Athlete Conducts Record-Breaking 30-Hour Marathon Workout to Raise Funds and Awareness for the Platelet Disorder Support Association (PDSA)
Trainer Lance Darling Pursues Extraordinary Athletic Feats in the Name of Children Who are Affected by ITP Bleeding Disorders; A Two-Day Fitness Fundraiser on September 16 & 17 to Benefit PDSA and Children with ITP
Kansas City, MO (PRWEB) September 02, 2011
WHAT: Athlete and trainer, Lance Darling, will conduct a record-breaking 30-hour marathon workout to raise funds and awareness for the Platelet Disorder Support Association (PDSA). Lance will be running 52.4 miles and lifting 24,000 reps with no sleep for 30 hours straight. The fundraising goal for this effort is $50,000.
WHERE/WHEN: The schedule for LanceÃ¢s 30-hour workout:
- Friday, September 16, at Noon at Loch Lloyd Health Club Ã¢“ The clock starts on LanceÃ¢s 30-hour workout
- Saturday, September 17, at 6 p.m. at Loch Lloyd Health Club Ã¢“ Lance crosses finish line
- All of LanceÃ¢s 30-hour workout will be conducted within the gates of Loch Lloyd. Beginning at Noon on Friday, every hour will be the same until ending at 6 p.m. on Saturday: The first 35-minutes of every hour Lance will do 800 reps of lifting inside the Loch Lloyd Health Club gym. He will then go outside and run 1.75 miles. This will leave Lance approximately five to six minutes at the end of each hour to eat, hydrate, change clothes and visit the restroom. This will give Lance the total of 24,000 reps and 52.4 miles/double marathon. The start and end of each run will be in front of the Health Club.
WHY: Explanation from Lance Darling: Ã¢Å“In November 2008, I met Jacob Bamesberger, a high energy always-happy kid I couldn’t help but love. Several months after meeting Jacob, his father Brian, told me that Jacob had chronic ITP, an auto-immune bleeding disorder in which the immune system destroys platelets necessary for normal blood clotting. As a personal trainer, I train both Brian and Jacob. Jacob has always worked hard and I knew he played sports, but found he couldn’t play contact sports like football because of his ITP. As an athlete and trainer, it’s hard for me to imagine a child not being able to play any sport they desire and to have to worry about bumps and bruises, instead of running and playing like most kids. Inspired by Jacob’s daily struggles with ITP and working with his parents, Brian and Kenda, I will be helping to raise funds for PDSA in the fight against ITP. People have asked me how I get through a 30-hour workout, but this is nothing compared to the children who live with ITP and other related auto-immune disorders.Ã¢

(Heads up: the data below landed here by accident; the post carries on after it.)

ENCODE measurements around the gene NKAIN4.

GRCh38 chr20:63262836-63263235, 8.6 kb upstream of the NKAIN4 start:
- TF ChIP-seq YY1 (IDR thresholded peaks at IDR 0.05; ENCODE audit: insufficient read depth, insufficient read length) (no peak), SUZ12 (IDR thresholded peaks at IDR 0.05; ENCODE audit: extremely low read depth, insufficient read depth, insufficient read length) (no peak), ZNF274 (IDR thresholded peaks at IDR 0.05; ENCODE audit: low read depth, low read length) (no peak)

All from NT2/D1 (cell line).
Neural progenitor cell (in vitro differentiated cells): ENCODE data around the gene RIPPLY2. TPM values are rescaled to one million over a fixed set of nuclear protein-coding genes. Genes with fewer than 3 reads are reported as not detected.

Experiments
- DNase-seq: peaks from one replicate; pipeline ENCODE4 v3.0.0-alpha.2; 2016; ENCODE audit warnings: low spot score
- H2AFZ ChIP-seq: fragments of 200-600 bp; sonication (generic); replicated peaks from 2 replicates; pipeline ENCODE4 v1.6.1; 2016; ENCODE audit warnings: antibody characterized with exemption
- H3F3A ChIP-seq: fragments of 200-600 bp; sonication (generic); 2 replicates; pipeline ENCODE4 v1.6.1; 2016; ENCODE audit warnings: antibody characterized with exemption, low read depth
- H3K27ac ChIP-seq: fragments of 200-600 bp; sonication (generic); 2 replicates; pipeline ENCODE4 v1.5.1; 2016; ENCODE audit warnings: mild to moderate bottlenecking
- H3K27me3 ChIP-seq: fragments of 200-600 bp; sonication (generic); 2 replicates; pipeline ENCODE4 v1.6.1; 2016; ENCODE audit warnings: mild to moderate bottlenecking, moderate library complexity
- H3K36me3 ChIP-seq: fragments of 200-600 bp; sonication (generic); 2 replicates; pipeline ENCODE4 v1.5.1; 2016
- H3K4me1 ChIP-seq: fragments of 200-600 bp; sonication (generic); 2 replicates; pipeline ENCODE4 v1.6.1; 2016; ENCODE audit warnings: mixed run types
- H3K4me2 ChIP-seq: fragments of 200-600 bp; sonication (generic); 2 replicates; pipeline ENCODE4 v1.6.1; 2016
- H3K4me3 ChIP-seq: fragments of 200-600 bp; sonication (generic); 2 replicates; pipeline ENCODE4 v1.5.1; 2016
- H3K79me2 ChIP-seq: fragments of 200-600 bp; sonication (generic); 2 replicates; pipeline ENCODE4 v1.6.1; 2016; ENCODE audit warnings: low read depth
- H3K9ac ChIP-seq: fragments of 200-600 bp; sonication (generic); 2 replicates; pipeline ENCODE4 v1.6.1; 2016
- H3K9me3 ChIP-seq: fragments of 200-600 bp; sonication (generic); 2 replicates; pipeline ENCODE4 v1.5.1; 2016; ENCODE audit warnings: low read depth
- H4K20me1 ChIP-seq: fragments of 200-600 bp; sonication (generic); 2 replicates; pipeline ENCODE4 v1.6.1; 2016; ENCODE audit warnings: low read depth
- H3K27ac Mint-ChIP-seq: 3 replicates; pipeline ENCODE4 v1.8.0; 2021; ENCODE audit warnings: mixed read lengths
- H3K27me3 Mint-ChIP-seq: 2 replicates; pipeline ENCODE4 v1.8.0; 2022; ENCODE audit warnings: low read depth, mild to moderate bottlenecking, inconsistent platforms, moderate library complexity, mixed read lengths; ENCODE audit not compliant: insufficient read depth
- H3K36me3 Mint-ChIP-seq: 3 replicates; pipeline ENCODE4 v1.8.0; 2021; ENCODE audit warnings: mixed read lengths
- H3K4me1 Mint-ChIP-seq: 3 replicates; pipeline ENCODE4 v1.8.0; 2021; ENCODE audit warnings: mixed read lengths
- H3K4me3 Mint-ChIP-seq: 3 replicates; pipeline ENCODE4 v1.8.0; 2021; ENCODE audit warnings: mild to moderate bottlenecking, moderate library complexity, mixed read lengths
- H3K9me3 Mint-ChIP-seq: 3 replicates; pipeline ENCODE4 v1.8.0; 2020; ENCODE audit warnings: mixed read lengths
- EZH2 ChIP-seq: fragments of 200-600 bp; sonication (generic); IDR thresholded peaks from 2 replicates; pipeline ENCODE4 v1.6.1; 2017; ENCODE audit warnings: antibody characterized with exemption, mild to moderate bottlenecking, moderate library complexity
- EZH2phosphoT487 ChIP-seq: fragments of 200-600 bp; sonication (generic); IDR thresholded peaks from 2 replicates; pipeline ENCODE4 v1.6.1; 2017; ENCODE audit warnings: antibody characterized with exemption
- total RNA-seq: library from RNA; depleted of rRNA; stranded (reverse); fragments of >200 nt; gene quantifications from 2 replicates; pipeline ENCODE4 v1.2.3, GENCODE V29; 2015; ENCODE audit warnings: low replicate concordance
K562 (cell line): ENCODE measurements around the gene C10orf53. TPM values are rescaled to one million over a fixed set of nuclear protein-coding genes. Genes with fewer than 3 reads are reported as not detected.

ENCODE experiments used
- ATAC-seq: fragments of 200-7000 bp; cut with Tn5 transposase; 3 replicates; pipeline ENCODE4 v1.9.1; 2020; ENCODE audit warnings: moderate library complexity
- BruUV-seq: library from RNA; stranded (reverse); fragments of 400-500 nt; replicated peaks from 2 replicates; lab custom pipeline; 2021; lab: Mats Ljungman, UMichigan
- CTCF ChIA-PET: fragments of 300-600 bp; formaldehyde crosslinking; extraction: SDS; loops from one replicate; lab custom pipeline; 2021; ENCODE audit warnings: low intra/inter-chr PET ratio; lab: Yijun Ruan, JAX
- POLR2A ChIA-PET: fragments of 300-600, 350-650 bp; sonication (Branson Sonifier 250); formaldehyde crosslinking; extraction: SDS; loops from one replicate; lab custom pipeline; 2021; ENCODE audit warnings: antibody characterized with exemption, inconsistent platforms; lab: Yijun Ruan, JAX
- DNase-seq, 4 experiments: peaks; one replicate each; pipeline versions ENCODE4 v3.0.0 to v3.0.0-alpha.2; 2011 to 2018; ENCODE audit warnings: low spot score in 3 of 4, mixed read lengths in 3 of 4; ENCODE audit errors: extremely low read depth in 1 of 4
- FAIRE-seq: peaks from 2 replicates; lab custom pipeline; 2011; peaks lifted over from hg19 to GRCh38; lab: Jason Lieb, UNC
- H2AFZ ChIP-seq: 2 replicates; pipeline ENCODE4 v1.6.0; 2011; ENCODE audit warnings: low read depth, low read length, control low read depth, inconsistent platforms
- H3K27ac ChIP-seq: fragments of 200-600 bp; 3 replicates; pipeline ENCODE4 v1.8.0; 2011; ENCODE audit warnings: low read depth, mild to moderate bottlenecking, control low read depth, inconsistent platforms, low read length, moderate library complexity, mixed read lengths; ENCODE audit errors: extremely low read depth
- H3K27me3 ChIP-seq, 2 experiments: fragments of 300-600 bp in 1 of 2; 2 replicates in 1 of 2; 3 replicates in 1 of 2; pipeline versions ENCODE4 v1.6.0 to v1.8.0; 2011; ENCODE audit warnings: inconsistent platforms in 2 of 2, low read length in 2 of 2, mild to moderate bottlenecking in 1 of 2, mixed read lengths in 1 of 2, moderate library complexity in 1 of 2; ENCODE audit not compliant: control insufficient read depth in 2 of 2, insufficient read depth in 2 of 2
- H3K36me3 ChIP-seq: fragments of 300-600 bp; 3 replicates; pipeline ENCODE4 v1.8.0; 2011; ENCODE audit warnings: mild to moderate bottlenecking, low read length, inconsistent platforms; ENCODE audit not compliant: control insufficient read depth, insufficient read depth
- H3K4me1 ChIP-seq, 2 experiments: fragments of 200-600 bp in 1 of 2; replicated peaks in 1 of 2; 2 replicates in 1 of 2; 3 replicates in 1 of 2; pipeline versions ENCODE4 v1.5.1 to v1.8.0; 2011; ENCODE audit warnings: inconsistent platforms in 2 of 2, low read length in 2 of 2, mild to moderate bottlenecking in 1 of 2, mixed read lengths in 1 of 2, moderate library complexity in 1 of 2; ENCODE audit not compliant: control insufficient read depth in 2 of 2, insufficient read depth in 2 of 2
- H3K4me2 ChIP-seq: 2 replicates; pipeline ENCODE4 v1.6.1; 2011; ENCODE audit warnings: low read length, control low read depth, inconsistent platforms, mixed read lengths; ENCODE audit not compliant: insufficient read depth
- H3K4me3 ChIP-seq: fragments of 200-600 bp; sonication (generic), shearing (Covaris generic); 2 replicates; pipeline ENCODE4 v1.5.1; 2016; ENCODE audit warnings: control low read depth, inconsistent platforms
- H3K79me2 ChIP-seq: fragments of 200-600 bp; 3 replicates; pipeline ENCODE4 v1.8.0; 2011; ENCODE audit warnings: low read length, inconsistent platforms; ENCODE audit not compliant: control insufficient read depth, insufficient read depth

HOW: Businesses and individuals can help find a cure for ITP by becoming a sponsor of this event, attending the Kickoff Party or Main Event (outlined below) or by making a donation to: http://www.peakperformanceforchildren.com
MORE: Join Lance in his fight against ITP by participating in the following events:
- Friday, September 16, from 6 to 11 p.m. Ã¢“ Kickoff Party (Ticket available online for $75, which includes food beverages, silent and live auction and entertainment)
- Saturday, September 17:
o 8 a.m. Ã¢“ 5K Fun Run
o 1 to 3 p.m. Ã¢“ Hole-in-One Contest
o 5 to 8 p.m. Ã¢“ After party with BBQ, kids carnival games, caricatures and face painting
- Become a sponsor. Sponsorship details are available online.
- Visit: http://www.peakperformanceforchildren.com
TRAINING: Training for Lance Darling began March 15th and will go in to September. Mileage and reps have increased every 15 days. Lance takes every 12th day off, giving him two days a month for rest. By the end of August Ã¢“ which will be the peak of training Ã¢“ he will be running 50 miles a week and lifting 8,100 reps every other day. During the event itself, there will be a team of health care professionals (two doctors and two nurses), who will be volunteering their time to monitor LanceÃ¢s workout.
ABOUT: The Platelet Disorder Support Association (PDSA) is dedicated to enhancing the lives of people with immune thrombocytopenia purpura (ITP) and other platelet disorders through education, advocacy, and research. For many ITP patients and their families this disease is a roller coaster ride of emotions, including feeling of helplessness, anxiety, fear, and depression. ITP can have a huge impact on the day-to-day physical and psychological aspects of a personÃ¢s life. For more information, visit http://www.pdsa.org.
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For the original version on PRWeb visit: http://www.prweb.com/releases/prweb2011/9/prweb8763184.htm